"Can you put something out there about how to process with our students what is happening in Baltimore? My heart is just breaking over it all. I think it's going to be a crazy summer and if I can find something to try to help them know how to process and respond that would be helpful. I think I have ideas but could really use some wisdom on this."
This request was made to me by one of our campus missionaries who, like the rest of us, is unsure how to respond to the news coming out of Baltimore. Situations like this make us feel overwhelmed and powerless and often we opt for doing and saying nothing. I don’t think that is the right answer. Here are my insufficient and inadequate suggestions which, I hope, will be helpful, if only because they are something to do, instead of nothing.
Pray. Now I know some may find this trite, but may I remind us all that human solutions here are quite limited. We literally need divine intervention. And I am crazy enough to believe that God actually intervenes in human affairs and often does so in response to the concerted prayers of his people. Pray for peace and pray for justice. Pray for healing for the hurting and empathy for those who lack it. Pray for God’s perspective and God’s response from his people, especially those in Baltimore. Pray for wisdom for leaders in the police, city, state, and national government, and in the community. Pray, pray, pray.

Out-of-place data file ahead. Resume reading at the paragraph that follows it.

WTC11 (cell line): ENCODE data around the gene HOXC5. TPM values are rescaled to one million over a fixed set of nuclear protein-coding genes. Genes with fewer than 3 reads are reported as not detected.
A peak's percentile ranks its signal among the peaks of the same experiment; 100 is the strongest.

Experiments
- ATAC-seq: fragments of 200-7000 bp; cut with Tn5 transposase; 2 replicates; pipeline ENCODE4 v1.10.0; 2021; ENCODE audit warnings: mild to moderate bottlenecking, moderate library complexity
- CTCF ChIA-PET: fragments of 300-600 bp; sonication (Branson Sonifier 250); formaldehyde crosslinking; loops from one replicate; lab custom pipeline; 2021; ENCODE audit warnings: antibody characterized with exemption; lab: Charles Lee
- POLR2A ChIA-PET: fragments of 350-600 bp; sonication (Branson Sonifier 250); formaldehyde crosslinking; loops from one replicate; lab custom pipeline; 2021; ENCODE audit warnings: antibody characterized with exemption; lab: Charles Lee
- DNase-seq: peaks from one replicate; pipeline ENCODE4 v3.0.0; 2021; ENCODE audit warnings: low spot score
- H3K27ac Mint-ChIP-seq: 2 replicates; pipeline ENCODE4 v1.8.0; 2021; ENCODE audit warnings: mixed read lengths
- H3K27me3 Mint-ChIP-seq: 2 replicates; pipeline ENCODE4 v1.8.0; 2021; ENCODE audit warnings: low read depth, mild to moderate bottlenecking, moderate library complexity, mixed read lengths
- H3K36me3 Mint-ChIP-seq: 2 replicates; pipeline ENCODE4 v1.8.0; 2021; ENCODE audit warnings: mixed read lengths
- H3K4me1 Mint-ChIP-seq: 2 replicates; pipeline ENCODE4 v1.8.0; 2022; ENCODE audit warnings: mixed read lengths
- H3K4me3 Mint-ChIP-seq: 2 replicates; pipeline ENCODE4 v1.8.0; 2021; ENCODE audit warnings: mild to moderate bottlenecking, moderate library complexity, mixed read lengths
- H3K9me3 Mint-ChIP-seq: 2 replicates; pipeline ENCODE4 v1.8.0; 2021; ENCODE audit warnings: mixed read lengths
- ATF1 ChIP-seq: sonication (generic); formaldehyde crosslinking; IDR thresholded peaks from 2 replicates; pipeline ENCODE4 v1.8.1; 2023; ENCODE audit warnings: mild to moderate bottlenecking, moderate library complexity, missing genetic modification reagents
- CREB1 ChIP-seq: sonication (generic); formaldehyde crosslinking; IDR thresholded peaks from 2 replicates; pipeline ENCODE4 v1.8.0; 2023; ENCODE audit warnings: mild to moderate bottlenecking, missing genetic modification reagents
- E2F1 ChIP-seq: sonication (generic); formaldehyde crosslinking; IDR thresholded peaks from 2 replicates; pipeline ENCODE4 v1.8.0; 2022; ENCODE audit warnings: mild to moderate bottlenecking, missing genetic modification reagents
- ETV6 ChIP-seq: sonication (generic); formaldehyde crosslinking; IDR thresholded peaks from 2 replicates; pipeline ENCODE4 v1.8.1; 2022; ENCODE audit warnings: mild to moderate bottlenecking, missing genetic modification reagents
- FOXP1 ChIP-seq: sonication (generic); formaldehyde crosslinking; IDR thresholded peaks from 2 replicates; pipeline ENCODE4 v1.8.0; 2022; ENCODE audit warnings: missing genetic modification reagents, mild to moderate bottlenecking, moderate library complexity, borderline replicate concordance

Listen. In human conflict the most needed response is often the most lacking and that is listening. Listening to those who feel unheard and marginalized is a great way to show respect and honor. Even if you don’t understand or do not agree with another’s perspective, you can still listen. James tells us to “be quick to listen and slow to become angry.” You cannot control what anyone else is doing (other than to pray), but you can control your own reaction. An important element of listening is to listen to those who have something to share with you that you may not know. If you don’t personally know anyone like this, read and watch videos. Go to our resource page for help.
Care. Romans 12:15 says, “Rejoice with those who rejoice; mourn with those who mourn.” The most troubling aspect of many of the posts I see on Facebook from fellow believers is the apparent lack of care. There is much debate about “facts” but little concern about feelings. In the end of the day, the only one who knows the facts for sure is God, but we all know our own feelings. So let’s care for the hurting. Is this not the gospel? Did Jesus not cry at Lazarus tomb? He knew, we are told, that he would raise him from the dead, so he was not crying about his death. He cried because he cared. He chose to mourn with those who were mourning and not to, at that moment, discuss facts. This does not mean that facts and circumstances are not important. I believe that for many of Christian brothers and sisters in the African American community caring about their history with the police and the complex relationship which this history has produced, would also communicate care. Here’s one video where this issue is discussed that is worth watching.
Connect. Research shows that most people in our country live a pretty segregated experience (see article). I think one of the keys to both understanding and at some point being able to respond is to connect with others who are not like you. At some point, and a big applaud to those who are already doing this, believers need to find kingdom responses to the issues of the day. In order to do this well with complex problems like what is happening at Baltimore, we are going to need to be increasingly connected one to another.